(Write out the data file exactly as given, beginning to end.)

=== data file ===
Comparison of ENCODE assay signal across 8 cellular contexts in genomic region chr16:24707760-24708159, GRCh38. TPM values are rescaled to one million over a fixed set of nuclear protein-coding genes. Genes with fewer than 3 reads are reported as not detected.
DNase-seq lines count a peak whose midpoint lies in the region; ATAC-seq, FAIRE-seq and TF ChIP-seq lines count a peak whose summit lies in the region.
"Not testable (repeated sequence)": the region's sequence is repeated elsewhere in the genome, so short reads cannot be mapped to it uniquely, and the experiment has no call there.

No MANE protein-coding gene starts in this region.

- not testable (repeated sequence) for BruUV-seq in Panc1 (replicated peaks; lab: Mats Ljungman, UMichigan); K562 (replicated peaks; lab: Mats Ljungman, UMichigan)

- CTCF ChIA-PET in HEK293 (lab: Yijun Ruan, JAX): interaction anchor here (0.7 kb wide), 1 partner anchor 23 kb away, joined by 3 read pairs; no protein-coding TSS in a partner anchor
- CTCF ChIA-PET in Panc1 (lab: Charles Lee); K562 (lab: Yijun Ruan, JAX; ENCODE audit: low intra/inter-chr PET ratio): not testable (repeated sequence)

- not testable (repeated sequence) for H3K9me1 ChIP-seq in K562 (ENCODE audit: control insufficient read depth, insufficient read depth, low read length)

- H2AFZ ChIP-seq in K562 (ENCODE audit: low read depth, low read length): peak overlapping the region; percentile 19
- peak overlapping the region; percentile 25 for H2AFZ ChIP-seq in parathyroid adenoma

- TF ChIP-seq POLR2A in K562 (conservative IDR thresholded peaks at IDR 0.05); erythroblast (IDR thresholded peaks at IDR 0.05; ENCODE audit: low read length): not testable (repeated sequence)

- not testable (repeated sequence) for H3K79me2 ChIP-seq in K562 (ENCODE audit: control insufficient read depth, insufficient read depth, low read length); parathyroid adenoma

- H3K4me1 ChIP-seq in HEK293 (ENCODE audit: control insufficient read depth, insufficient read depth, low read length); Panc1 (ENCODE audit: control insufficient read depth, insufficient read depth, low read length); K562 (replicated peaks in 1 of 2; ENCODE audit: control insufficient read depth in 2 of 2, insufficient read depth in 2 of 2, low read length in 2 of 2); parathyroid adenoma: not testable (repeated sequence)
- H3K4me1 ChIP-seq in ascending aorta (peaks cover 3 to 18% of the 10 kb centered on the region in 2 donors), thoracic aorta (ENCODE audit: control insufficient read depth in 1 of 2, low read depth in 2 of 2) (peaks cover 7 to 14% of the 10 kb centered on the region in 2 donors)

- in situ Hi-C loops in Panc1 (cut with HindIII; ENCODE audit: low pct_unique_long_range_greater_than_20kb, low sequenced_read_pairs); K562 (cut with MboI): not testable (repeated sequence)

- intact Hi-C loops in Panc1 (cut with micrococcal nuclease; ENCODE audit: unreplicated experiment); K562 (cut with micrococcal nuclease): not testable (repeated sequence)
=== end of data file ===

Comparison of ENCODE assay signal across 8 cellular contexts in genomic region chr16:24707760-24708159, GRCh38. TPM values are rescaled to one million over a fixed set of nuclear protein-coding genes. Genes with fewer than 3 reads are reported as not detected.
DNase-seq lines count a peak whose midpoint lies in the region; ATAC-seq, FAIRE-seq and TF ChIP-seq lines count a peak whose summit lies in the region.
"Not testable (repeated sequence)": the region's sequence is repeated elsewhere in the genome, so short reads cannot be mapped to it uniquely, and the experiment has no call there.

No MANE protein-coding gene starts in this region.

- not testable (repeated sequence) for BruUV-seq in Panc1 (replicated peaks; lab: Mats Ljungman, UMichigan); K562 (replicated peaks; lab: Mats Ljungman, UMichigan)

- CTCF ChIA-PET in HEK293 (lab: Yijun Ruan, JAX): interaction anchor here (0.7 kb wide), 1 partner anchor 23 kb away, joined by 3 read pairs; no protein-coding TSS in a partner anchor
- CTCF ChIA-PET in Panc1 (lab: Charles Lee); K562 (lab: Yijun Ruan, JAX; ENCODE audit: low intra/inter-chr PET ratio): not testable (repeated sequence)

- not testable (repeated sequence) for H3K9me1 ChIP-seq in K562 (ENCODE audit: control insufficient read depth, insufficient read depth, low read length)

- H2AFZ ChIP-seq in K562 (ENCODE audit: low read depth, low read length): peak overlapping the region; percentile 19
- peak overlapping the region; percentile 25 for H2AFZ ChIP-seq in parathyroid adenoma

- TF ChIP-seq POLR2A in K562 (conservative IDR thresholded peaks at IDR 0.05); erythroblast (IDR thresholded peaks at IDR 0.05; ENCODE audit: low read length): not testable (repeated sequence)

- not testable (repeated sequence) for H3K79me2 ChIP-seq in K562 (ENCODE audit: control insufficient read depth, insufficient read depth, low read length); parathyroid adenoma

- H3K4me1 ChIP-seq in HEK293 (ENCODE audit: control insufficient read depth, insufficient read depth, low read length); Panc1 (ENCODE audit: control insufficient read depth, insufficient read depth, low read length); K562 (replicated peaks in 1 of 2; ENCODE audit: control insufficient read depth in 2 of 2, insufficient read depth in 2 of 2, low read length in 2 of 2); parathyroid adenoma: not testable (repeated sequence)
- H3K4me1 ChIP-seq in ascending aorta (peaks cover 3 to 18% of the 10 kb centered on the region in 2 donors), thoracic aorta (ENCODE audit: control insufficient read depth in 1 of 2, low read depth in 2 of 2) (peaks cover 7 to 14% of the 10 kb centered on the region in 2 donors)

- in situ Hi-C loops in Panc1 (cut with HindIII; ENCODE audit: low pct_unique_long_range_greater_than_20kb, low sequenced_read_pairs); K562 (cut with MboI): not testable (repeated sequence)

- intact Hi-C loops in Panc1 (cut with micrococcal nuclease; ENCODE audit: unreplicated experiment); K562 (cut with micrococcal nuclease): not testable (repeated sequence)